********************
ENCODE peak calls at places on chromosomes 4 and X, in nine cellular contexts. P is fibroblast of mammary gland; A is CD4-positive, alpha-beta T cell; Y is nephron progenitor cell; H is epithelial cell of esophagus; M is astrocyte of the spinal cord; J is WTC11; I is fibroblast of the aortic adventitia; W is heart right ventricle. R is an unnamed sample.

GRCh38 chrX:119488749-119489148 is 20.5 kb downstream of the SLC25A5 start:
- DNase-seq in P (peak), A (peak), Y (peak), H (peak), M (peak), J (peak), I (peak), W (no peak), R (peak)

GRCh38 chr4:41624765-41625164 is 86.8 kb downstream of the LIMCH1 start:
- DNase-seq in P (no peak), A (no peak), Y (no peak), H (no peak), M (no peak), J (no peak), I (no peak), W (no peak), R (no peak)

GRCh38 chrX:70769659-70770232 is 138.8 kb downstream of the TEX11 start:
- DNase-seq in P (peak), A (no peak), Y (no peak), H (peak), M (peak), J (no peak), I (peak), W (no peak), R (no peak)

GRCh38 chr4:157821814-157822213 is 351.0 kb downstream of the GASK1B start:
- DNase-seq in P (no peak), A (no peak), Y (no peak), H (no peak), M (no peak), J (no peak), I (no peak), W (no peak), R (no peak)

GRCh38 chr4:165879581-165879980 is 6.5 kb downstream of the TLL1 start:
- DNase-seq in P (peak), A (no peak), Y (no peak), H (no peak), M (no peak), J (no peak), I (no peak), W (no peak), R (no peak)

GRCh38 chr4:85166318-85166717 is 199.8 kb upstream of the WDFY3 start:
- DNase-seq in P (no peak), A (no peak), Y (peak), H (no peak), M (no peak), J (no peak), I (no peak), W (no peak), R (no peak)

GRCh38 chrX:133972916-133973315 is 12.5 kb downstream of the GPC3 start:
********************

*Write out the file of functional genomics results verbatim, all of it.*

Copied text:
ENCODE peak calls at places on chromosomes 4 and X, in nine cellular contexts. P is fibroblast of mammary gland; A is CD4-positive, alpha-beta T cell; Y is nephron progenitor cell; H is epithelial cell of esophagus; M is astrocyte of the spinal cord; J is WTC11; I is fibroblast of the aortic adventitia; W is heart right ventricle. R is an unnamed sample.

GRCh38 chrX:119488749-119489148 is 20.5 kb downstream of the SLC25A5 start:
- DNase-seq in P (peak), A (peak), Y (peak), H (peak), M (peak), J (peak), I (peak), W (no peak), R (peak)

GRCh38 chr4:41624765-41625164 is 86.8 kb downstream of the LIMCH1 start:
- DNase-seq in P (no peak), A (no peak), Y (no peak), H (no peak), M (no peak), J (no peak), I (no peak), W (no peak), R (no peak)

GRCh38 chrX:70769659-70770232 is 138.8 kb downstream of the TEX11 start:
- DNase-seq in P (peak), A (no peak), Y (no peak), H (peak), M (peak), J (no peak), I (peak), W (no peak), R (no peak)

GRCh38 chr4:157821814-157822213 is 351.0 kb downstream of the GASK1B start:
- DNase-seq in P (no peak), A (no peak), Y (no peak), H (no peak), M (no peak), J (no peak), I (no peak), W (no peak), R (no peak)

GRCh38 chr4:165879581-165879980 is 6.5 kb downstream of the TLL1 start:
- DNase-seq in P (peak), A (no peak), Y (no peak), H (no peak), M (no peak), J (no peak), I (no peak), W (no peak), R (no peak)

GRCh38 chr4:85166318-85166717 is 199.8 kb upstream of the WDFY3 start:
- DNase-seq in P (no peak), A (no peak), Y (peak), H (no peak), M (no peak), J (no peak), I (no peak), W (no peak), R (no peak)

GRCh38 chrX:133972916-133973315 is 12.5 kb downstream of the GPC3 start: